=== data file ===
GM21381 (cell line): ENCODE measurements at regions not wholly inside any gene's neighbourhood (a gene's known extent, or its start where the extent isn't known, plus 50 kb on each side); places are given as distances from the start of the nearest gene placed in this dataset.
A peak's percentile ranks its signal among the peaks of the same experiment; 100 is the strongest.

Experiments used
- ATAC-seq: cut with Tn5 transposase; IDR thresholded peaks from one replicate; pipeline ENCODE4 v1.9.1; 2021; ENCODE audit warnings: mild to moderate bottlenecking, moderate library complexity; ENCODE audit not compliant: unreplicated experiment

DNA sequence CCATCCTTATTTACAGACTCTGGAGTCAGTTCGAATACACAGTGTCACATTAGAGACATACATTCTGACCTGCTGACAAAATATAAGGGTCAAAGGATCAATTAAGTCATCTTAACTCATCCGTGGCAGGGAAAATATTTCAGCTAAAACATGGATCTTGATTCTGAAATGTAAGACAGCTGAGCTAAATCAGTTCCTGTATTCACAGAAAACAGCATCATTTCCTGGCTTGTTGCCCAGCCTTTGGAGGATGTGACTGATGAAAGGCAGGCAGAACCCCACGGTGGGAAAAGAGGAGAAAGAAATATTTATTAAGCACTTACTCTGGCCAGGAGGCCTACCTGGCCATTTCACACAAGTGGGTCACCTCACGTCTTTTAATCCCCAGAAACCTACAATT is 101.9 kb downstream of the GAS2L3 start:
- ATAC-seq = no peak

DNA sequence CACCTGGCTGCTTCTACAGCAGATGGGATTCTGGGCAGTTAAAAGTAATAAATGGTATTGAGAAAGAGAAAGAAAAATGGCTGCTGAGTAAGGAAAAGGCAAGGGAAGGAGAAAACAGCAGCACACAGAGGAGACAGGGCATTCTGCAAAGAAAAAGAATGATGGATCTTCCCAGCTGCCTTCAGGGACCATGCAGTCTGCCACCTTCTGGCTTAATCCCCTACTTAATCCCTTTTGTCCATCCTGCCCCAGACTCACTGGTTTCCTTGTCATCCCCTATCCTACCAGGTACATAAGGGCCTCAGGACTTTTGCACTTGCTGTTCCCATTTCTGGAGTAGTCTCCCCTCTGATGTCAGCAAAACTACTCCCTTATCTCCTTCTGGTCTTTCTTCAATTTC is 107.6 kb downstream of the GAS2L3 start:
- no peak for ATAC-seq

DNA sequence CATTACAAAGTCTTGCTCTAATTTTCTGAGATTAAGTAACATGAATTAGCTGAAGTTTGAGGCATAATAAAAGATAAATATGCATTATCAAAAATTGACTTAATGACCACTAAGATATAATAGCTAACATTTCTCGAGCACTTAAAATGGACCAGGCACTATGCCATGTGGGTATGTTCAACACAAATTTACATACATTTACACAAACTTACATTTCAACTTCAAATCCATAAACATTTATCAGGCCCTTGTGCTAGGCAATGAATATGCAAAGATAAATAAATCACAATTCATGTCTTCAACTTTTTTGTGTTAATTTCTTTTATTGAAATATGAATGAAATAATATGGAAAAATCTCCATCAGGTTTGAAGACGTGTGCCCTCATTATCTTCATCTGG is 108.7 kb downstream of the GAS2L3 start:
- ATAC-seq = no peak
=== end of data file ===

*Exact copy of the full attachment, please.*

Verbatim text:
GM21381 (cell line): ENCODE measurements at regions not wholly inside any gene's neighbourhood (a gene's known extent, or its start where the extent isn't known, plus 50 kb on each side); places are given as distances from the start of the nearest gene placed in this dataset.
A peak's percentile ranks its signal among the peaks of the same experiment; 100 is the strongest.

Experiments used
- ATAC-seq: cut with Tn5 transposase; IDR thresholded peaks from one replicate; pipeline ENCODE4 v1.9.1; 2021; ENCODE audit warnings: mild to moderate bottlenecking, moderate library complexity; ENCODE audit not compliant: unreplicated experiment

DNA sequence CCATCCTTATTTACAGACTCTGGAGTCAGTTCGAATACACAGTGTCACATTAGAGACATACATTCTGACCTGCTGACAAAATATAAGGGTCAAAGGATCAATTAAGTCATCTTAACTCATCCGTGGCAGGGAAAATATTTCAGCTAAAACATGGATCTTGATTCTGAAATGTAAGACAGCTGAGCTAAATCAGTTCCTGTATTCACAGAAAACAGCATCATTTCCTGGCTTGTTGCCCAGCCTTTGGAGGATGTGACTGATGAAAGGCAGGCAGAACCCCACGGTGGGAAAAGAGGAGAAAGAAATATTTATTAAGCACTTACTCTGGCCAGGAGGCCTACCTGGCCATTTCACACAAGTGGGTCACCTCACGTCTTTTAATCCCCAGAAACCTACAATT is 101.9 kb downstream of the GAS2L3 start:
- ATAC-seq = no peak

DNA sequence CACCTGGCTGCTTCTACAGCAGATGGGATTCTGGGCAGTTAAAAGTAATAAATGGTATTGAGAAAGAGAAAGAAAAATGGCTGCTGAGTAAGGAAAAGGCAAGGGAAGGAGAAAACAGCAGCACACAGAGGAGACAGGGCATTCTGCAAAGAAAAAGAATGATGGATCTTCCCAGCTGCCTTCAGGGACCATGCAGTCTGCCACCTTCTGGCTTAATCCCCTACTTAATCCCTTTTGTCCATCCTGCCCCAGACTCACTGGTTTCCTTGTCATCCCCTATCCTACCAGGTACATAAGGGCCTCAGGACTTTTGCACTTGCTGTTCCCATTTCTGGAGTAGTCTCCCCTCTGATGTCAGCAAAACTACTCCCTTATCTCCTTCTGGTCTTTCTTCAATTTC is 107.6 kb downstream of the GAS2L3 start:
- no peak for ATAC-seq

DNA sequence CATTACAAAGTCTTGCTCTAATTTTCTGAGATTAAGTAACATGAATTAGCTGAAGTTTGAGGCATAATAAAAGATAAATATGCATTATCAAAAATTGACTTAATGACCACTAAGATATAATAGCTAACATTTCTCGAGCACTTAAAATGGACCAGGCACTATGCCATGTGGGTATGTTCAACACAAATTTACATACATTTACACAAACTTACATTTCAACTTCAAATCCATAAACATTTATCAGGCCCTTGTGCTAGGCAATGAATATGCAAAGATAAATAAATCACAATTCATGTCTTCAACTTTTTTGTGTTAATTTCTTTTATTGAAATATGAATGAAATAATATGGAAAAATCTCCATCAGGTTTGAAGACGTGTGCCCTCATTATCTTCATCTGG is 108.7 kb downstream of the GAS2L3 start:
- ATAC-seq = no peak